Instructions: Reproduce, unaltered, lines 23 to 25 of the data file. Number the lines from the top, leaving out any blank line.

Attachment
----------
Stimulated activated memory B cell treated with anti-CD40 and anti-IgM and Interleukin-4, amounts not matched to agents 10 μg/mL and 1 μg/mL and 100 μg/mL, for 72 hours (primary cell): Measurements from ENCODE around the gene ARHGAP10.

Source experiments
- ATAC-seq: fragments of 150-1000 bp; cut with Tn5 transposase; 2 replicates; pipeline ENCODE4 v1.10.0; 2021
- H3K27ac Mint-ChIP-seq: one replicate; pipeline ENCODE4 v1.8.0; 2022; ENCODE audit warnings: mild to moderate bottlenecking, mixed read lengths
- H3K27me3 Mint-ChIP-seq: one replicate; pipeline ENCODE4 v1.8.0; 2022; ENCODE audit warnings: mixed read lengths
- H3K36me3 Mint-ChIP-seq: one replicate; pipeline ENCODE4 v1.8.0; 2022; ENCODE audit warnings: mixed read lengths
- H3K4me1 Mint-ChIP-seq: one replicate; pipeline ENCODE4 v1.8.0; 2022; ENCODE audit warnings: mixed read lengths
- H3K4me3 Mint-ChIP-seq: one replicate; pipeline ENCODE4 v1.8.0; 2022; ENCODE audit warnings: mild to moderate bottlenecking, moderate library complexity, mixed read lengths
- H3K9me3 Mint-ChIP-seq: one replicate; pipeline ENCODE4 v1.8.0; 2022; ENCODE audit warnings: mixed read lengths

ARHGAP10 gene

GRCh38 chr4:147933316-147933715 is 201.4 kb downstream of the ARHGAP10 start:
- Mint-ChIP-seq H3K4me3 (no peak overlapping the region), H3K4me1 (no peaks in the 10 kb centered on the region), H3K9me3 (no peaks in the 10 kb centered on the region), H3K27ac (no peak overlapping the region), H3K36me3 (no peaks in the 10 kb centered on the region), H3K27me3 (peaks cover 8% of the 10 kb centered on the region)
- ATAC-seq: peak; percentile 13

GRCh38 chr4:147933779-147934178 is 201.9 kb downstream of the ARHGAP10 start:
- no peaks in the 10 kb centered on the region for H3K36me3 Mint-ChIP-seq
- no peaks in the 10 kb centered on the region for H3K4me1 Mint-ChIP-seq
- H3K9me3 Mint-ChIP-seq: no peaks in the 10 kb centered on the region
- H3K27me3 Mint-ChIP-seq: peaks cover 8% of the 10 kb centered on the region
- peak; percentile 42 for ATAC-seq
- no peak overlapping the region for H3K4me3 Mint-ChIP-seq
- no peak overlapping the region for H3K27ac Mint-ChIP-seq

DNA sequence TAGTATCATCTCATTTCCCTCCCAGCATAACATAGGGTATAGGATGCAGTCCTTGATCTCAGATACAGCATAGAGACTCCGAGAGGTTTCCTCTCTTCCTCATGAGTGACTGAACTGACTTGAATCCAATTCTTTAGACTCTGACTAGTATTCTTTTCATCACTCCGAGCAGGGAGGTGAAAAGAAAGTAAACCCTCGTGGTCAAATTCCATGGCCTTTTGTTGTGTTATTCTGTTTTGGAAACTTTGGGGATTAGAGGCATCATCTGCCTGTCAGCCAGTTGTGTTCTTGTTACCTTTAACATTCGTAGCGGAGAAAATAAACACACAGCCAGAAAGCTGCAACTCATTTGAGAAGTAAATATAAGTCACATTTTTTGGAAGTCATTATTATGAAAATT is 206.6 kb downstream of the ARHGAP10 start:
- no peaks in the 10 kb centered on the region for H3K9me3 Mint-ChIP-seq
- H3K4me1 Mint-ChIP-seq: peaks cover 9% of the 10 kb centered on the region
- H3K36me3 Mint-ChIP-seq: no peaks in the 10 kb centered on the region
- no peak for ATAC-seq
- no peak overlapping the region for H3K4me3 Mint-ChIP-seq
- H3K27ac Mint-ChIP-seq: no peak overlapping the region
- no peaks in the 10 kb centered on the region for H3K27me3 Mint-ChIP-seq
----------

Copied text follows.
- no peaks in the 10 kb centered on the region for H3K9me3 Mint-ChIP-seq
- H3K4me1 Mint-ChIP-seq: peaks cover 9% of the 10 kb centered on the region
- H3K36me3 Mint-ChIP-seq: no peaks in the 10 kb centered on the region